Sugarcane Aphid Poses Threat to Forage Sorghum

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Sugarcane aphid on a forage sorghum leaf. Threshold for treatment is 50 aphids per leaf (photo by Pete Goodell, UC IPM Advisor Emeritus.)

Scouting forage sorghum fields early in the growing season for sugarcane aphid infestations may save considerable crop damage.

UCCE Farm Advisor Nick Clark, in a presentation for the virtual UC Alfalfa and Forage Field Day, said this invasive crop pest reproduces rapidly, and infestations have the potential to cause severe crop damage if not recognized and controlled early.

Dairy producers and those who grow forage crops for dairy silage plant forage sorghum for its drought tolerance and high yields. In 2016, the sugarcane aphid, an invasive pest from Mexico, spread into California forage sorghum fields and caused crop losses.

Sugarcane aphids suck plant juices and excrete honeydew. Their feeding on forage sorghum causes stunting, delayed development, diminished grain production and early senescence. The honeydew causes sooty mold on plants, affecting photosynthesis.

Field trials have shown that early infestation by this pest causes higher yield loss. In 20% of infested fields with no treatment, crop loss of 80% to 100% can be sustained if infestation occurs in the pre-boot stage. Infestation in the boot stage can cause yield loss of 52% to 69%. At panicle emergence, yield loss can be 67%.

Sugarcane aphids can be light green to orange in color. They are distinguished by black antennae, black cornicles and black feet.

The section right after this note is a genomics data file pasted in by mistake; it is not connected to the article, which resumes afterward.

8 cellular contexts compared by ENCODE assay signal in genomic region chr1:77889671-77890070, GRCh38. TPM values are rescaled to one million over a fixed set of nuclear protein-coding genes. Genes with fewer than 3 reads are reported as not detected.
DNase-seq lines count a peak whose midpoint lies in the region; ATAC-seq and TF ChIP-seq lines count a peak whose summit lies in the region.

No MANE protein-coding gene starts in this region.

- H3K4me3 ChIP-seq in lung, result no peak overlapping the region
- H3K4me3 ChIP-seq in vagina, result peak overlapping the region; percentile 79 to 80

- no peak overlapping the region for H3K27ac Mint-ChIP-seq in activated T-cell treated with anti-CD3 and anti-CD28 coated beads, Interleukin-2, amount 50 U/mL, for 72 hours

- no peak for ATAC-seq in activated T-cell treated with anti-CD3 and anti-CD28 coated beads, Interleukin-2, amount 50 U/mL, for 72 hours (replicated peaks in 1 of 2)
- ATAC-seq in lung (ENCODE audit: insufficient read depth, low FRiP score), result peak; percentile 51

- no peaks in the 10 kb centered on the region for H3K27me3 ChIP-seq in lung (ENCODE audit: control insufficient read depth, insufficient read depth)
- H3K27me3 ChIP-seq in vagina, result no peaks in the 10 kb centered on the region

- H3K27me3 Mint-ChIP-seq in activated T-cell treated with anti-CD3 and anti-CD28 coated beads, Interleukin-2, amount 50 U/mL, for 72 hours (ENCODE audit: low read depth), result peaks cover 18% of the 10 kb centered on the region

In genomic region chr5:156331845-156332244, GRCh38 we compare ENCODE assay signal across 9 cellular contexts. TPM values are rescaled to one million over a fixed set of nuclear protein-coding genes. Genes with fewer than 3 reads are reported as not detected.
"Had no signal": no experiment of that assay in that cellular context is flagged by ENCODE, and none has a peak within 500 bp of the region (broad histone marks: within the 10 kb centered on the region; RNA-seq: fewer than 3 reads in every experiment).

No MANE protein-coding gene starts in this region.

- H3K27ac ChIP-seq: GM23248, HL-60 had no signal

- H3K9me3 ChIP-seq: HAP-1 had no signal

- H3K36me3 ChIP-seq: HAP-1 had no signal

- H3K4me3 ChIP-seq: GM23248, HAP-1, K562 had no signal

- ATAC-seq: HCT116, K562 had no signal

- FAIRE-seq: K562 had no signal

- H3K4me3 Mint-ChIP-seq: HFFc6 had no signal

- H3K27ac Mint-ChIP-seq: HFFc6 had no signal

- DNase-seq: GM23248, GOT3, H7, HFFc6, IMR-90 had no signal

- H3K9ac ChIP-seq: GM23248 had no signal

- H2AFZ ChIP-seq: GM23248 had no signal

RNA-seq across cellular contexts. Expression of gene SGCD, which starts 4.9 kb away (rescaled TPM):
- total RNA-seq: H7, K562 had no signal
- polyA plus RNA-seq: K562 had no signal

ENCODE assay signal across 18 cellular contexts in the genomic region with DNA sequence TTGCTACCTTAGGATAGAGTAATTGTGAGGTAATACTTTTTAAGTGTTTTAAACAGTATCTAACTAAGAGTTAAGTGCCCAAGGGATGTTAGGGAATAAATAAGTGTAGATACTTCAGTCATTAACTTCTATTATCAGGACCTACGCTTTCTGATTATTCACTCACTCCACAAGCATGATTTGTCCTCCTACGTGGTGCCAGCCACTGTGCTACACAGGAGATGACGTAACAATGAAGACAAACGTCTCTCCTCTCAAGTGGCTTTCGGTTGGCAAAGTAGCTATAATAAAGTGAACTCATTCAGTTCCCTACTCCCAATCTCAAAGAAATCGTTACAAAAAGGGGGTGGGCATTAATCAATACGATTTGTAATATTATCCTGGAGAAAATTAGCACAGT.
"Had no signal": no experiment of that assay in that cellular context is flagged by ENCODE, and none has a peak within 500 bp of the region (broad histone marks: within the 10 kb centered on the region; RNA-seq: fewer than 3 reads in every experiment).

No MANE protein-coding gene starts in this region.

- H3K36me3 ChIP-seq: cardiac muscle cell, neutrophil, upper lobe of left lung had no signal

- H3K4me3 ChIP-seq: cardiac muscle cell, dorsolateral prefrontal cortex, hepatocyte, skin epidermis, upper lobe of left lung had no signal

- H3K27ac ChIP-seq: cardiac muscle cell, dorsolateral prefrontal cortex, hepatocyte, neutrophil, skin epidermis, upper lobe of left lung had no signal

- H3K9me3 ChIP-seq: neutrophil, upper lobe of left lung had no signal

Sugarcane aphid infestations are easy to spot, Clark said. Honeydew makes the leaves appear shiny and aphids are easily visible on the leaves. He advised scouting field edges weekly until sugarcane aphid is identified in the field. When sampling, he said to take leaves from plants 50 feet in from the field edge. Pull top and bottom leaves from 15 to 20 plants. The treatment threshold is reached when 25% of the samples have 50 or more aphids per leaf. 50 aphids can cover a dime-size area on the leaf.

Preventative controls for sugarcane aphid include managing Johnsongrass, which can serve as an overwintering host to sugarcane aphid, planting the forage sorghum crop as early as possible, keeping plants healthy and vigorous and using neonicotinoid-treated seed.

If chemical control is necessary, an aphid-specific treatment recommendation is flupyradifurone (Sivanto) in a water volume high enough for good foliar coverage.

Clark noted that growing populations of natural enemies including parasitoid wasps have been observed to control sugarcane aphid, but not always prevent crop damage.